The Main Parts and Functions of the Carrot Root
|The purpose of a root is to anchor the plant to the ground and
to absorb water and
nutrients - diagrams below.
A tap root system develops from the hypocotyl with secondary lateral roots branching from the xylem. Together, the hypocotyl and the tap root form the ‘Carrot Root'. At the center of the root is the light coloured and more woody xylem surrounded by the deep orange and sugar loaded phloem.
The periderm skin is composed of suberin and other waxy substances. Optimum root growth occurs at 60-70°F. Temperatures into the 50’s will affect the colour development and favour longer, more slender roots.
Temperatures above 70°F will cause shorter, thicker roots with a stronger flavour, but less sugar. During flower initiation, the hypocotyl crown shrinks as carbohydrates and water content is shifted to support flower development and the overall root diameter becomes slender.
This photo (below) is a good representative sample of carrots, used in the 2014 research study entitled - New insights into domestication of carrot from root transcriptome analyses (Rong et al.: New insights into domestication of carrot from root transcriptome analyses. BMC Genomics 2014 15:895.)
The root normally comprises 6 elements:
Is the hard outer layer on a root absorbing water from surrounding soil through
The Cortex is comprised of the phloem, or nutrient conducting tissue - phloem
conducts photosynthate from the leaves to the root tips. The metabolism of roots
growing in the dark of the soil is essentially dependent upon respiration. This
process requires carbohydrate or other organic molecules as fuel. It also
requires a supply of oxygen, which is why soil needs to drain well for good
|In the US Department of Agriculture circular dated March
1950 are listed 389 names that have been applied to orange-fleshed carrot
varieties or strains. This gave a thorough classification of all varieties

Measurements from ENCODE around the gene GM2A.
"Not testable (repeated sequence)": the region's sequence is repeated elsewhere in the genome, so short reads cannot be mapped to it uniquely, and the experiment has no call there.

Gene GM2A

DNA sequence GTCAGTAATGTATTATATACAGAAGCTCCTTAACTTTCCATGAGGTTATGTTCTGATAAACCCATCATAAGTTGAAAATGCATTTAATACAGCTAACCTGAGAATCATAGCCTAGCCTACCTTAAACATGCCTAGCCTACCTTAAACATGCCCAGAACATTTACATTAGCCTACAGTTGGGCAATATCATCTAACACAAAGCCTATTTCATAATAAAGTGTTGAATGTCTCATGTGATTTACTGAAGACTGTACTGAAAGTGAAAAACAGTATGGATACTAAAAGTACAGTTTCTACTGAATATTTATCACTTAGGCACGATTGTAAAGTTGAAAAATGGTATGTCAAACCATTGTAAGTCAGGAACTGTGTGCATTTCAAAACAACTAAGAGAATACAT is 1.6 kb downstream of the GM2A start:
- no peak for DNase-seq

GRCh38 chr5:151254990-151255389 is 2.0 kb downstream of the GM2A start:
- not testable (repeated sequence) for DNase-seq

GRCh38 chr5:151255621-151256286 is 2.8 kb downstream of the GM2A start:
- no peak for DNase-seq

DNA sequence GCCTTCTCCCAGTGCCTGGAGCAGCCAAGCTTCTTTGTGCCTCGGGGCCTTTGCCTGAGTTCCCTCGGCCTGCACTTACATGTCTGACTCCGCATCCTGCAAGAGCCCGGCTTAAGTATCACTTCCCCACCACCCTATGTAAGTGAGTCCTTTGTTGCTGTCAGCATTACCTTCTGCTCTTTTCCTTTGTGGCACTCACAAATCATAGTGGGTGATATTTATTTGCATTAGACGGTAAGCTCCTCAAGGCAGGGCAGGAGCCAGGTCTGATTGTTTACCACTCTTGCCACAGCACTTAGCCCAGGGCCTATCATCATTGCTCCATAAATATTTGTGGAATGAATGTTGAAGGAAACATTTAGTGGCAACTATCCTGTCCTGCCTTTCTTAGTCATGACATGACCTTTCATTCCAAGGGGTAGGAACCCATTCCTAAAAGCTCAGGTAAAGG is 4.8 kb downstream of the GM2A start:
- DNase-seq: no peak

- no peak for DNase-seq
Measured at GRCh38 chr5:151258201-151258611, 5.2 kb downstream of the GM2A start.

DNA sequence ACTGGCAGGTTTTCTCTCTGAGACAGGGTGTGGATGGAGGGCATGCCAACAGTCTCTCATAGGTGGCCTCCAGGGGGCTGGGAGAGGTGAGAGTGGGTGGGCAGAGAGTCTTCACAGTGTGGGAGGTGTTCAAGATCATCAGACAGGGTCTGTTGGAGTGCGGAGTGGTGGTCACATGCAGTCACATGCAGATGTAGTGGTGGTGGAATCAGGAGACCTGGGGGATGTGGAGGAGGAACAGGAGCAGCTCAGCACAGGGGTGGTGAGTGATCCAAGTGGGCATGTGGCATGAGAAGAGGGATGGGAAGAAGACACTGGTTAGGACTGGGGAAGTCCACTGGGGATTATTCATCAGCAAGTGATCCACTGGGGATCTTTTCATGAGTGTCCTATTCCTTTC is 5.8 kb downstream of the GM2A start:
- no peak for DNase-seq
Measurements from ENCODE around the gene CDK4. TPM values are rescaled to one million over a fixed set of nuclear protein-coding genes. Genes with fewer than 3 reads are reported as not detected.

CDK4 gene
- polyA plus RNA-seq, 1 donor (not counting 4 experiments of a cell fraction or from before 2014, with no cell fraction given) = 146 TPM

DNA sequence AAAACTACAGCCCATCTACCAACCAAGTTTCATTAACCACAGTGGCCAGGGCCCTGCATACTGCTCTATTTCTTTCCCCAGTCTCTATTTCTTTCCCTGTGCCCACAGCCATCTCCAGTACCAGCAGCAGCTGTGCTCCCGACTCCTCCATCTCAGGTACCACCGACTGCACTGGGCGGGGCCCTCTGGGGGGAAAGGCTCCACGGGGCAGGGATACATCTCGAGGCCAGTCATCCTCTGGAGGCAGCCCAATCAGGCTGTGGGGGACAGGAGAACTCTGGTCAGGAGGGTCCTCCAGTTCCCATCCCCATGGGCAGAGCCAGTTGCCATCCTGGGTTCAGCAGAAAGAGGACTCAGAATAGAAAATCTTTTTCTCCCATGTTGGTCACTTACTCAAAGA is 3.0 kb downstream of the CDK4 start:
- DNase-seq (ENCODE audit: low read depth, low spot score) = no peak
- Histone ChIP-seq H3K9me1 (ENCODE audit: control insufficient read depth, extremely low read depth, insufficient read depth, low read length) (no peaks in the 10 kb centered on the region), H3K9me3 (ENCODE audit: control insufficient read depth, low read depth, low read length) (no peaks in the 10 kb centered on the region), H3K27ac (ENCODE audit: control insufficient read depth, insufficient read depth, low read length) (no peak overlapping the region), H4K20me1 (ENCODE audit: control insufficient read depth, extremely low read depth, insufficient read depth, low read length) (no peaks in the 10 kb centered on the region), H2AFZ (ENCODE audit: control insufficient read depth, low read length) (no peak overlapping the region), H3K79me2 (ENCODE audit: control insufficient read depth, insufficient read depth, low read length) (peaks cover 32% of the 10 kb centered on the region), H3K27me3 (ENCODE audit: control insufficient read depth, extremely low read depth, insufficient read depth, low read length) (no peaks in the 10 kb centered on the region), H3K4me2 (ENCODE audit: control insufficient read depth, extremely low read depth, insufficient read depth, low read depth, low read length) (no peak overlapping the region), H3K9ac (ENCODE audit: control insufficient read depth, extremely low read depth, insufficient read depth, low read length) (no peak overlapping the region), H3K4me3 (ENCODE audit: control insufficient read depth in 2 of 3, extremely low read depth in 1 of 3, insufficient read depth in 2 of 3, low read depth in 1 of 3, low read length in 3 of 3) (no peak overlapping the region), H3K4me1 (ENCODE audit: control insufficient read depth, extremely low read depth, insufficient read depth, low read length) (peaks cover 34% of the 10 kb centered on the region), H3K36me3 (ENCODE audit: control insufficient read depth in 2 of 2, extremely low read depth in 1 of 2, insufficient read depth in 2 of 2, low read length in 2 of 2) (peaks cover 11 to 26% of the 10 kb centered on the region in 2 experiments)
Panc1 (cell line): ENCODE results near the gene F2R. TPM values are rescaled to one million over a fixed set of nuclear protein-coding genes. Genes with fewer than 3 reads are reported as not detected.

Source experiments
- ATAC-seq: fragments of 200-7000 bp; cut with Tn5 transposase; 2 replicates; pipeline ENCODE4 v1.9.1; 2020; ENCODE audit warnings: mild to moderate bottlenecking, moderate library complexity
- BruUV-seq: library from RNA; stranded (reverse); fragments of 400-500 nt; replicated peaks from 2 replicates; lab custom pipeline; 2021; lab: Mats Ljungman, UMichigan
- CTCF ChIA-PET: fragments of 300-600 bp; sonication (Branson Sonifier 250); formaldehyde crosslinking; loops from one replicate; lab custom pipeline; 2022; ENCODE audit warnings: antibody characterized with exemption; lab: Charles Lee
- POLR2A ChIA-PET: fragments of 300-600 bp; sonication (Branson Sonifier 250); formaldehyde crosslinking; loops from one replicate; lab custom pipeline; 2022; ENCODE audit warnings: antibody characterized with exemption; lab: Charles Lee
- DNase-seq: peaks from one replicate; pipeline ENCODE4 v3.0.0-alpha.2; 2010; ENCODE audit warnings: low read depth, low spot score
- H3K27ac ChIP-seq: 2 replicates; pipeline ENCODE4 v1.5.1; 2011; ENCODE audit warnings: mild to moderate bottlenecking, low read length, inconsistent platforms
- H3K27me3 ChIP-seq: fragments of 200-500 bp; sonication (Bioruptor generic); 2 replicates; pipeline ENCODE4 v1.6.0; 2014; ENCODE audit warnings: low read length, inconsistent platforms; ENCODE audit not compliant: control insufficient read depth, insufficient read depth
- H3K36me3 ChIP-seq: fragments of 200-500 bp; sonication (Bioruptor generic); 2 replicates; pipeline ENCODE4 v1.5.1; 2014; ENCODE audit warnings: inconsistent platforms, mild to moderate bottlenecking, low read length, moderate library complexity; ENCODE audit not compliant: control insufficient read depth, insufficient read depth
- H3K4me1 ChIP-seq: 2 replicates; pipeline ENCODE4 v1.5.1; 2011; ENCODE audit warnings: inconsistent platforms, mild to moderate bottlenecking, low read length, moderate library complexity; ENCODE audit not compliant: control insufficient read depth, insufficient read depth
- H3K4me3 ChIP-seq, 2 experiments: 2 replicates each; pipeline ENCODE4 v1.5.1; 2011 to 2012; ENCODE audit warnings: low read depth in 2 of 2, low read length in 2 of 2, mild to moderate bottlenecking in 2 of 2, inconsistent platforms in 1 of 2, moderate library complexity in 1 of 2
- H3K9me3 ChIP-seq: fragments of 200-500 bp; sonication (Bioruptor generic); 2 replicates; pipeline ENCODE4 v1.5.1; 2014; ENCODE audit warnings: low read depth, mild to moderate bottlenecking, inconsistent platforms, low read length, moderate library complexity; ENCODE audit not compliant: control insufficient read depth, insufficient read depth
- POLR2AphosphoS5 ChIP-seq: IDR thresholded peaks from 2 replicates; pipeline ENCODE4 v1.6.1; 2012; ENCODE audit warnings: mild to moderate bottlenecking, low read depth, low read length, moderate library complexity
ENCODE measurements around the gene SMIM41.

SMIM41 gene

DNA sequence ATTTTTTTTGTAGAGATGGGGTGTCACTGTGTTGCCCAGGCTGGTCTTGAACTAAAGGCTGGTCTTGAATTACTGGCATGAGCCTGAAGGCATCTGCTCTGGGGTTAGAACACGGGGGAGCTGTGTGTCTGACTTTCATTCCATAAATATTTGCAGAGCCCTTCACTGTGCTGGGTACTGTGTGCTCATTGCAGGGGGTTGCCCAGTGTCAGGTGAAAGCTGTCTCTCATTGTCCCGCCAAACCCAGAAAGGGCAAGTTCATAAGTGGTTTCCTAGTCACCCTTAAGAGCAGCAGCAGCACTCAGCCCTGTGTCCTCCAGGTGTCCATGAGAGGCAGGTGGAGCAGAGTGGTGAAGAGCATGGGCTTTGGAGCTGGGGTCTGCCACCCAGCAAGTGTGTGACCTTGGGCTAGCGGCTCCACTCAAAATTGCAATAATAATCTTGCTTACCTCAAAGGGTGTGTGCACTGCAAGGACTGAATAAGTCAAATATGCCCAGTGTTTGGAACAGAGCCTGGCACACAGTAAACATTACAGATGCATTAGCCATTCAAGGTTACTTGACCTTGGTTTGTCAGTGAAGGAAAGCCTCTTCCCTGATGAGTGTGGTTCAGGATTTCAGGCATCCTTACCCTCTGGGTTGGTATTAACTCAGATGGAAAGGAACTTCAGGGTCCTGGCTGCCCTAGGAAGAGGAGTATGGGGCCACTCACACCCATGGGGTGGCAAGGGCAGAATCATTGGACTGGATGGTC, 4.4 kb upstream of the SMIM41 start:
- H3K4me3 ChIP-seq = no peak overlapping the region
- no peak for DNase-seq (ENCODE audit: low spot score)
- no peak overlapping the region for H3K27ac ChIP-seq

of orange rooted carrots found in the US at the time.
On the basis of their general or outstanding characteristics these varieties or strains were classified in 9 major groups, as follows:
I, French Forcing; II, Scarlet Horn ; III, Oxheart ; IV, Chantenay ; V, Danvers ; VI, Imperator; VII, James' Intermediate; VIII, Long Orange; and IX, Nantes.
Type was determined mainly by root size and shape ; but other root characteristics, such as those of the flesh (phloem) and core (xylem), the shape and colour of the shoulder, the size and degree of indentationcof the collar, the nature of the surface, the shape of the base, and theckind of top, were also taken into consideration.
(Source -Synonymy of Orange-Fleshed Varieties of Carrots M F Babb 1950).
Right shows the longitudinal section of a carrot illustrating the terms used in the 1950 circular for varietal descriptions.
For information here is the full classification of a carrot:
Kingdom Plantae – Plants
Subkingdom Tracheobionta – Vascular plants
Superdivision Spermatophyta – Seed plants
Division Magnoliophyta – Flowering plants
Class Magnoliopsida – Dicotyledons
Family Apiaceae – Carrot family
Genus Daucus L. – wild carrot P
Species Daucus carota L. ssp. sativus- domestic carrot
(It is generally accepted that carrot is drawn from the wild variety)
Note - Some classifications show Umbelliferae rather than Apiaceae
Important Note - The chemical constituents of carrot are not there by chance, but perform a function. Many constituents of the orange carrot we now cultivate are also in the white root of the wild carrot, Queen Anne's lace, from which our carrot was developed. This is true of falcarinol, falcarindiol, and myristicin. Carotene (present in small amounts in Queen Anne's lace) has been increased by centuries of selection. Volatile oils have been decreased in this process. Plant scientists must continue to monitor all known constituents nutritive and non-nutritive - as new cultivars of the carrot are developed to keep our vegetables nutritious and safe. Plant breeding for the sake of high yields, appearance, and keeping quality will not be sufficient.
Carotenoid pigments provide red, yellow and orange colours and antioxidant protection to a wide variety of plants, animals, bacteria, and fungi. In plants, carotenoids play a protective role in photosynthesis by dissipating excess light energy absorbed by the photosynthetic mechanism.
What it means is that carotenoids are good antioxidant compounds which effectively prevent damage to DNA or other important parts of cells. This damage can be caused by ‘free radicals’ which are very reactive molecules generated through the normal living processes of a cell (the release or generation of energy).
In plants, the carotenoids protect the plant cells from damage caused by energy from the sun in the same way. Carotenoids are also a starting point for the construction of other useful compounds, so their function is not always protective. There are possibly more important parts of the plant containing carotenoids (eg the leaves) where they are less obvious because they are masked by the green colour of chlorophyll. In the parts of the plant which don’t photosynthesize, we can see their presence more easily.
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